Baby Boomers '52

Born a third the way into the 18-year Boom

we 1952-ers travel just ahead of the crest of the wave . . .

. . . we're the froth.

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Monday, April 4, 2011


I just got it. The radiation leak in Japan, the seeping into the ocean, the oddball weather flashing around the world ... IT'S ICE-NINE!!!

How many times did Kurt Vonnegut tell us?

Yet it wasn't until I realized that the oddball lightening, the thunder that keeps rolling and rolling and rolling without any lessening of volume and with a palpably increasing pressure was like the storms in Margaret Atwood's Oryx and Crake.

And then, of course, the skins peeling off airplanes and there is Doris Lessing's oft repeated tales of the falling apart of the infrastructure, the inability of governments or organizations to maintain safety or schedules.

So, of course, ice-nine was loosed so many decades ago. I had just forgotten.

Friday, April 1, 2011


I've been having flashbacks lately.

I don't think it is the result of drugs in the Sixties. But maybe this is what the adults back then meant when they tried to scare us straight.

My flashback occurred at a women's leadership conference -- designed to inspire toward success 800 women who paid a bundle for the insights. Flashback to the early Seventies, consciousness raising groups were reprogramming women to think of themselves as, well, women. Up to that point we had all been girls, regardless of our age. Back then the very word "woman" had sexual overtones.

Here I want to say, "We've come a long way, baby," but last month I discovered the joke was on me.

At the 2011 conference the bottom line turns out to be the same, huge success is the purview of those who are child-free.

I think Marlo Thomas coined that word, 'child-free' to lift the stigma that still existed in the Sixties and Seventies and still today upon woman without children. Child-free not merely softened the childless label but added a slight nobility to her sacrifice upon an overpopulated planet.
The term has evolved.

The only one of the highly successful half-dozen speakers who had children also had the wealth to hire a personal nurse for her seven-week-old infant while presumably other employees attended her two-year-old twins as she left town for a week. This style of mothering has become so commonplace, according to one of her inspirational anecdotes, that an intern under her charge didn't bat an eye when asked to ship pumped breast milk across country to an infant.

I don't know. Call me a fuddy-duddy old earth-mother if you must, but it just doesn't seem all that realistic to me -- given biology and economics are still stacked against us -- that these are the only steps to successful leadership.

Not unless, yet again, we are trying to trick ourselves into believing that wealth is the same as success.

Outsourcing Life

I know I'm old now. I'm shocked at what Successful Womanhood  looks like: spike heels, short skirts and family-free.

The only woman dressed dowdier than I among more than 800 at a recent Women's Leadership Conference was a retired military officer dressed in a blue polyester pant suit. Other women my age wore slacks if they'd remained lean or short sheaths cinched at the waist and topping the knee. They all wore spike heels.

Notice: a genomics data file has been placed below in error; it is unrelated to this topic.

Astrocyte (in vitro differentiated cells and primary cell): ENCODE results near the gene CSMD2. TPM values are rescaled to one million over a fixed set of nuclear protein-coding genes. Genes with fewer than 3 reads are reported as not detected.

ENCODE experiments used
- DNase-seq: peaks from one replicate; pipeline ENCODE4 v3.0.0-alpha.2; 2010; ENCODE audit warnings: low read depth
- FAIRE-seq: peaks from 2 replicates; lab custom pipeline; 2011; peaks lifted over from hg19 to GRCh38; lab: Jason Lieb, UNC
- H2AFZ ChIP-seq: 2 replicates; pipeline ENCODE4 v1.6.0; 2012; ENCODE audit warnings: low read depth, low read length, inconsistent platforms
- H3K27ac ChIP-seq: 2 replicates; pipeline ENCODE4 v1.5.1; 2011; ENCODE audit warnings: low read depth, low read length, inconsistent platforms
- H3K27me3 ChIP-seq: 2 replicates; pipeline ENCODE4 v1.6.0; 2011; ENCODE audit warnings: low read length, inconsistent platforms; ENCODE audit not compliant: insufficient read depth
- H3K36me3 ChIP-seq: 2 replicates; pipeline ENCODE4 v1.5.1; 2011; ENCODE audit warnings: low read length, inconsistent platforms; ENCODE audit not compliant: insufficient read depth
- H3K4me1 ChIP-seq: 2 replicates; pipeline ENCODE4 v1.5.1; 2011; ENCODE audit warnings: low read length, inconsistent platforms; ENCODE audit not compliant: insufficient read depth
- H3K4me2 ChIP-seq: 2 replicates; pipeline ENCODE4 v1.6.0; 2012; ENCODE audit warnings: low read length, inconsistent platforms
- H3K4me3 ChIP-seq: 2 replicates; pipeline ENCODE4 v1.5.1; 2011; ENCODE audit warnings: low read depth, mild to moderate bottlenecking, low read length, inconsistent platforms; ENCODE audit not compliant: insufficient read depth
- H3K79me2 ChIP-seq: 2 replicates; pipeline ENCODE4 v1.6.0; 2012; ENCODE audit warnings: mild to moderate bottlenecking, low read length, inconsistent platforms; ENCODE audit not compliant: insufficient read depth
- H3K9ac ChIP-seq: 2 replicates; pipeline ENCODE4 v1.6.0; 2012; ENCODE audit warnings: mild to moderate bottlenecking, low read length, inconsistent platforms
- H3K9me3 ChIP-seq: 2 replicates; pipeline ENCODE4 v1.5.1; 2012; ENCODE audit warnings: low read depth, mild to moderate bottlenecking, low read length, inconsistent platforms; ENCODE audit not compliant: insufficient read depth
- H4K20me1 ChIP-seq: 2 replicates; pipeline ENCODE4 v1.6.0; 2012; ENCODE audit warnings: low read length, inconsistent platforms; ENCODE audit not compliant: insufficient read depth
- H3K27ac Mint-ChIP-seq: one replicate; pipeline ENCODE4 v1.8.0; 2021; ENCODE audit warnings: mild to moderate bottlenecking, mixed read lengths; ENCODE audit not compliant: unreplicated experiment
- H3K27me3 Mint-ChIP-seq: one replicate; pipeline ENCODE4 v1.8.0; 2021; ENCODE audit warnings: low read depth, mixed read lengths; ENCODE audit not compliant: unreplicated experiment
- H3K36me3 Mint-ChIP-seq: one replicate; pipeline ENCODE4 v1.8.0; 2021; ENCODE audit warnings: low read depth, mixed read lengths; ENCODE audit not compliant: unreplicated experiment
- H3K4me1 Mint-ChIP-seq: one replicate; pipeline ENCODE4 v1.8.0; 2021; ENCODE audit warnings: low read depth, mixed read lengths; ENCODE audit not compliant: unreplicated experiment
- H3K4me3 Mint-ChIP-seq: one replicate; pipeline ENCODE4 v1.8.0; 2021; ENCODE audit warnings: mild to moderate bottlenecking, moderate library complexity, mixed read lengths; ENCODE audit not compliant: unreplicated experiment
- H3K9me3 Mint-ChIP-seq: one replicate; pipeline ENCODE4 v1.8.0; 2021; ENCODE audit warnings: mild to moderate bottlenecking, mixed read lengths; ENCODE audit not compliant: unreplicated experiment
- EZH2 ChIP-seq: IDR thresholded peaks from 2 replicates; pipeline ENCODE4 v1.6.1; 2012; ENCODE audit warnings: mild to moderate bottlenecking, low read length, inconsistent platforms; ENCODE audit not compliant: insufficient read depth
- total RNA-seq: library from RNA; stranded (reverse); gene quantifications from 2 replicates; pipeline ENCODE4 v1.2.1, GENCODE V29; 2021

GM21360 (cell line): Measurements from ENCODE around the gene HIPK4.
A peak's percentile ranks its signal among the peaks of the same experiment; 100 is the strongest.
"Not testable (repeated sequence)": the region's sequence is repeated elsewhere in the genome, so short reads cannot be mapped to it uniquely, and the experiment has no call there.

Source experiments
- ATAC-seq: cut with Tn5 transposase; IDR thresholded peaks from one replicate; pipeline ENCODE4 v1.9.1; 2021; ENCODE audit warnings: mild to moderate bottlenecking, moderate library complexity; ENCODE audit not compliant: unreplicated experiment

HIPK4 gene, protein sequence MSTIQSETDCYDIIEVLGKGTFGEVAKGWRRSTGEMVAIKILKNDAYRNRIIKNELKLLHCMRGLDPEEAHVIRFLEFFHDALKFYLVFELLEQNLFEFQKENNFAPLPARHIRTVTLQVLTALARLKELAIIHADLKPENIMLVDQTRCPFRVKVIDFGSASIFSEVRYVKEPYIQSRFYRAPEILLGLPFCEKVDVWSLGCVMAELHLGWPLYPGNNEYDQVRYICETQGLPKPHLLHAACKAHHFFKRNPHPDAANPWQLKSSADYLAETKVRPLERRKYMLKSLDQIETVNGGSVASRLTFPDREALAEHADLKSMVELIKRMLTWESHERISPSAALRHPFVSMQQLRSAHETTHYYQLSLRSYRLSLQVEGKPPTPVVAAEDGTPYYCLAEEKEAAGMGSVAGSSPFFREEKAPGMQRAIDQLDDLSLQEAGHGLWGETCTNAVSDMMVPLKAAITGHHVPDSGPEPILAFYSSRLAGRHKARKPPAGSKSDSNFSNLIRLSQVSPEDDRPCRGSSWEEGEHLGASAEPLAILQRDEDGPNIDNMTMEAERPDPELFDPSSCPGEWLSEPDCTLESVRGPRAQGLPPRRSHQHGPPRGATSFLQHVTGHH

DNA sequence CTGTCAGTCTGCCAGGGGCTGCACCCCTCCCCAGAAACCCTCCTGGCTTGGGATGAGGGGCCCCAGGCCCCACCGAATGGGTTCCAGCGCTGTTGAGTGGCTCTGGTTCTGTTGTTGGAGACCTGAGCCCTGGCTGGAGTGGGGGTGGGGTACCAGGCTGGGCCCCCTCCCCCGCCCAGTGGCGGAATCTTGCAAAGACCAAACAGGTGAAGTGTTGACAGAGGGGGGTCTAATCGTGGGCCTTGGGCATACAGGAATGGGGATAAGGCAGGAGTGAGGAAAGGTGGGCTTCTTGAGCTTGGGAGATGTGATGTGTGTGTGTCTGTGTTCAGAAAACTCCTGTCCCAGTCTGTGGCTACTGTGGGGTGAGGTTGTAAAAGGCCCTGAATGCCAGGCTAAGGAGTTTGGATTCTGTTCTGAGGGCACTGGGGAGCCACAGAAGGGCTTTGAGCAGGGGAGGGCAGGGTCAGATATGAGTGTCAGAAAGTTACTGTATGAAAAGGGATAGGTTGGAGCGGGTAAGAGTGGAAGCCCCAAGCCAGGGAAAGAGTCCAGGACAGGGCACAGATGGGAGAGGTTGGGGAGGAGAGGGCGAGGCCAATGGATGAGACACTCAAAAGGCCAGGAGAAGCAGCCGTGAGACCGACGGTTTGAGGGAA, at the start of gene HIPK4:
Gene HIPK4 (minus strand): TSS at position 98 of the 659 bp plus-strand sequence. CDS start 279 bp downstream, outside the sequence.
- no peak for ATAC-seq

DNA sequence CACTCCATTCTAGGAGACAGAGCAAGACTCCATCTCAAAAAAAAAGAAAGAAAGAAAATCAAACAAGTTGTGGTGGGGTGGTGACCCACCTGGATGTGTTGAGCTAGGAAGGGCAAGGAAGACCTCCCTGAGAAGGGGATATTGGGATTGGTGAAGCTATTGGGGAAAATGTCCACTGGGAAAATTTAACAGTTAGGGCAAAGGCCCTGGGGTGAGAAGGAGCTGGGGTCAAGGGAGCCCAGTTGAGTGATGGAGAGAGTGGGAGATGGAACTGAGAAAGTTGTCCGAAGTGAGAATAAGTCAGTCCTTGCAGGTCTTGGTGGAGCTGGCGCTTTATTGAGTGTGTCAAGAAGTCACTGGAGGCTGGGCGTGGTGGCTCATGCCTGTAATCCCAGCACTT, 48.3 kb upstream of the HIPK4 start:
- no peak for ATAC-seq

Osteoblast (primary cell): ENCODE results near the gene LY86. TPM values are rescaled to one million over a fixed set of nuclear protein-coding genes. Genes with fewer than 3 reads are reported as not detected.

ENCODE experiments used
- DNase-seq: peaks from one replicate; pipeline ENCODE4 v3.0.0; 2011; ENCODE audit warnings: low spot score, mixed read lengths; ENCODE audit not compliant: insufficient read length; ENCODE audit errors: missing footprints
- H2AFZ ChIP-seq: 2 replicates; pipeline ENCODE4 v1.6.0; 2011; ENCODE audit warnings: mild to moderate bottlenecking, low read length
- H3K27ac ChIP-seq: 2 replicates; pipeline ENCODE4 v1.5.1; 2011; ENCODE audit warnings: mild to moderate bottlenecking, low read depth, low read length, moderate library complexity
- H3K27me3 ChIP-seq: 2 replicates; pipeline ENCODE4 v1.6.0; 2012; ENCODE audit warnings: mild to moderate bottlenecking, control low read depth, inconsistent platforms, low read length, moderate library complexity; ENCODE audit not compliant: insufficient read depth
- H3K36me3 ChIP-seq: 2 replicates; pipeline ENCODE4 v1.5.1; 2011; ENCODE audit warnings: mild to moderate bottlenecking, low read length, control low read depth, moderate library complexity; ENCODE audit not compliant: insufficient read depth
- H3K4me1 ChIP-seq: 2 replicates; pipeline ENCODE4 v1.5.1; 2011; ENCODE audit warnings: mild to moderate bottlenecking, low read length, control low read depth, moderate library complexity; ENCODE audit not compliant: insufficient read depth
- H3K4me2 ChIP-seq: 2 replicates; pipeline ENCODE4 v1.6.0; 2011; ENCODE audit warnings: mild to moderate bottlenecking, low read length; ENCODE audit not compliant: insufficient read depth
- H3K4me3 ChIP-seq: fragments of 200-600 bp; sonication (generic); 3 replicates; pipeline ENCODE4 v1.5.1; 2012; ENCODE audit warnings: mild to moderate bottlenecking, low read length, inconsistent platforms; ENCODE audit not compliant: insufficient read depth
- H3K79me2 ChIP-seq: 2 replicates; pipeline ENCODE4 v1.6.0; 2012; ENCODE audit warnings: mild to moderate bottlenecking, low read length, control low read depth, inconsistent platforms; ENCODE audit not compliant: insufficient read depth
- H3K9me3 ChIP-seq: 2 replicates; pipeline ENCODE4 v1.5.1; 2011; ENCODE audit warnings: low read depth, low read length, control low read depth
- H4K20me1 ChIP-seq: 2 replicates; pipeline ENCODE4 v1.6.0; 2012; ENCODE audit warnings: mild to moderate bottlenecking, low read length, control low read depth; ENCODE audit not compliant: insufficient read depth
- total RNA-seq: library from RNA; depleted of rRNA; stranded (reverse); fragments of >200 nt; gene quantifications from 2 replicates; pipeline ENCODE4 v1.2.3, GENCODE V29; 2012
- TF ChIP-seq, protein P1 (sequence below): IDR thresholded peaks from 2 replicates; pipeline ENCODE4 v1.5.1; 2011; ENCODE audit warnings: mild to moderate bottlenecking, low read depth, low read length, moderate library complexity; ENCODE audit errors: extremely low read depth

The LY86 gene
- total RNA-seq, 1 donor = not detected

This is amazing to me. Women my age watched their mothers navigate uneven sidewalks with grates and cracks that, if they caught one of those narrow heel tips could break their mothers' backs.

In rebellion we went barefoot and wore Birkenstock's and platform shoes. My platforms had room to raise goldfish in the heels and toes. They added four, six, maybe eight inches of height and sent us careening as off-balance as our spiked sisters, but at least with our weight still spread across our full foot instead of just the toes.

There is something reminiscent of a Mel Brooks movie watching 800 pairs of spike heels tiptoeing down crowded but thankfully carpeted stairwells.

This was not the visual I was supposed to take away from the conference. The visual and inspirational message presented was of empowerment and the steps required to get there. Powerful and inspirational women spoke. Their overpowering message was this: Outsource.

The most inspirational of them all left me with these two immutable laws of success: Determine and maximize others' perception of you and that even remembering your grandmother's birthday can be outsourced with a standing order at a dependable florist.

Remarkably this is what it boils down to: Look like what your bosses want and outsource the rest.

The brilliance of having your grandmother's thank-you call serve as the reminder to wish her a happy birthday is hard to trump and this super successful woman won appreciative guffaws at the anecdote. But dowdy old me, seeing all of these women back in bondage, felt defeated.

Yes, bondage, there goes that old feminist earth mother nag again, but what in the world are we saying when a woman's leadership conference is filled with short skirts and spike heels? Why is it inspiring to hear success includes slipping family-tending upon other family members?

It is retrograde, the same as my mother's spike heels. This is the success model where those without the wherewithal to outsource typically got a wife.

Back in those old days of Birkenstock's and platform shoes we thought women's success in the future would take the exact opposite direction. We thought it would involve equal standing, even that there would be fashionable sensible shoes by now. And we thought success in the future would mean that those family obligations (so many that turned out to be missed opportunities in retrospect), I guess we thought they'd be outsourced in a way. We thought we'd be sharing them with husbands.